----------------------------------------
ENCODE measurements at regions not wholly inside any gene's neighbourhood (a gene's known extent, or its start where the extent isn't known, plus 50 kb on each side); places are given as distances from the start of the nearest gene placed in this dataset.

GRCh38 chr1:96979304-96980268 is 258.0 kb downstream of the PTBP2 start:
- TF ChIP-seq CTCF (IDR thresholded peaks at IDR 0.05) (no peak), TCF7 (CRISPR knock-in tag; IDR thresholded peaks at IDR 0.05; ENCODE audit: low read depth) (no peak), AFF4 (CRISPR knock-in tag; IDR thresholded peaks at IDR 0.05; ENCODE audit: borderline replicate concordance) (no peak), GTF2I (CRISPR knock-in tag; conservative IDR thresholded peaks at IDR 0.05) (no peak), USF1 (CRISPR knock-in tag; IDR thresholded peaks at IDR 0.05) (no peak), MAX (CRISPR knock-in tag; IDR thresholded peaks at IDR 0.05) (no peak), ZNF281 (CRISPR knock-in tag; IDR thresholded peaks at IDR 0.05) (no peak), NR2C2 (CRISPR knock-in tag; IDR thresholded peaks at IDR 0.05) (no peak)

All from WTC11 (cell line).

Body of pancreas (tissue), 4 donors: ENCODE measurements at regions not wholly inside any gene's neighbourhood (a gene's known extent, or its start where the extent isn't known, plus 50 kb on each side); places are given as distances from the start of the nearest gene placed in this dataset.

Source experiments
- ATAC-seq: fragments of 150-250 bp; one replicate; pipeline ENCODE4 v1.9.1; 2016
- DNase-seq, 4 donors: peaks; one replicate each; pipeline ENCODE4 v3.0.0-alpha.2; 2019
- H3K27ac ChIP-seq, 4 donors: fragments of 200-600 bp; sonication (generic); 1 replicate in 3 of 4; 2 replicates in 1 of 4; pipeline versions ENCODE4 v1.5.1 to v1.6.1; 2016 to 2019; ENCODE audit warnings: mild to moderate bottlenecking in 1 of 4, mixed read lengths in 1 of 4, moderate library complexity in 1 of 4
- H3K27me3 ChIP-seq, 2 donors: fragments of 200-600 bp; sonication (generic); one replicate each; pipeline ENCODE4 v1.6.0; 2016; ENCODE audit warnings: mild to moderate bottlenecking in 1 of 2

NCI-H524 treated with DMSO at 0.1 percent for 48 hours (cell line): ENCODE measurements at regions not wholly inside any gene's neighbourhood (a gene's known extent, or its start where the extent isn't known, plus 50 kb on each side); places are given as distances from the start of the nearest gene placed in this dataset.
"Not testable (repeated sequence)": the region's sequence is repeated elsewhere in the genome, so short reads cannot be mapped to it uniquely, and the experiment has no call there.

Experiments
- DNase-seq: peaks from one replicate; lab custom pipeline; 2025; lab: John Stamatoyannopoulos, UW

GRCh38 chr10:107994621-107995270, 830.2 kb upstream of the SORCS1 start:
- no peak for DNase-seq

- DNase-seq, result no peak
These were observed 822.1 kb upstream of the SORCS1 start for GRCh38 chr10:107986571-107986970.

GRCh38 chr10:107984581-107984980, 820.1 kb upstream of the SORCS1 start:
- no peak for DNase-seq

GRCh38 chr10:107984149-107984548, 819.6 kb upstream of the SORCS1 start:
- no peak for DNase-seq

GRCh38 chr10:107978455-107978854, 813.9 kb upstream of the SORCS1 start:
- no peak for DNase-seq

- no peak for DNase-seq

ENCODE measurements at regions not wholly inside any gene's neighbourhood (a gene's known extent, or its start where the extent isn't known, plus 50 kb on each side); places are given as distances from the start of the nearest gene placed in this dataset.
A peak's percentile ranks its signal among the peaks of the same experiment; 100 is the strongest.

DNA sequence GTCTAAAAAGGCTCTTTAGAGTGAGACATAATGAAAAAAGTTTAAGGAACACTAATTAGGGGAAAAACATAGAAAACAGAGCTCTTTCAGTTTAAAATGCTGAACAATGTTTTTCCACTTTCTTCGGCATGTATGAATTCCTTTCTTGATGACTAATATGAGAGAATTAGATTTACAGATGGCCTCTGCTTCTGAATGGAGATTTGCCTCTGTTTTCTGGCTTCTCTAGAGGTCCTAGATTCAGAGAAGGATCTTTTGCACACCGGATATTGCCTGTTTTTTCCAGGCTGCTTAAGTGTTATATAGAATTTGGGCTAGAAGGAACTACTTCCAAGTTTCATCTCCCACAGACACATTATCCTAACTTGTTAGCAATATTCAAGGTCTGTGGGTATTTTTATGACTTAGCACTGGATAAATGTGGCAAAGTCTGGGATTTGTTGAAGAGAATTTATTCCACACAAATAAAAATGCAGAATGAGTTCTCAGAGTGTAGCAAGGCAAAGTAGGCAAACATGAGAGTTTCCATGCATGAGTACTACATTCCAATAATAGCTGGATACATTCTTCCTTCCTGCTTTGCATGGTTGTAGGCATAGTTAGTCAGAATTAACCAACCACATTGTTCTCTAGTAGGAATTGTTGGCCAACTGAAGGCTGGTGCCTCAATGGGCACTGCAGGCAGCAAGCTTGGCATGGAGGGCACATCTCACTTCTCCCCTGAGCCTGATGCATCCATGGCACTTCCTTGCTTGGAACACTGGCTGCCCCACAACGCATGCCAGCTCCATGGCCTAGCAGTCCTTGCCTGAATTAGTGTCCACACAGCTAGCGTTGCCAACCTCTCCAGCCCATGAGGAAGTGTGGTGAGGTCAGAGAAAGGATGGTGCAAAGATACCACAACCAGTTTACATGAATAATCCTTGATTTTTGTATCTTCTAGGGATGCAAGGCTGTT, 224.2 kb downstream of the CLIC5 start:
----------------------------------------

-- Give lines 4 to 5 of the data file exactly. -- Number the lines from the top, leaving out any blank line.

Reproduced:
All from WTC11 (cell line).

Body of pancreas (tissue), 4 donors: ENCODE measurements at regions not wholly inside any gene's neighbourhood (a gene's known extent, or its start where the extent isn't known, plus 50 kb on each side); places are given as distances from the start of the nearest gene placed in this dataset.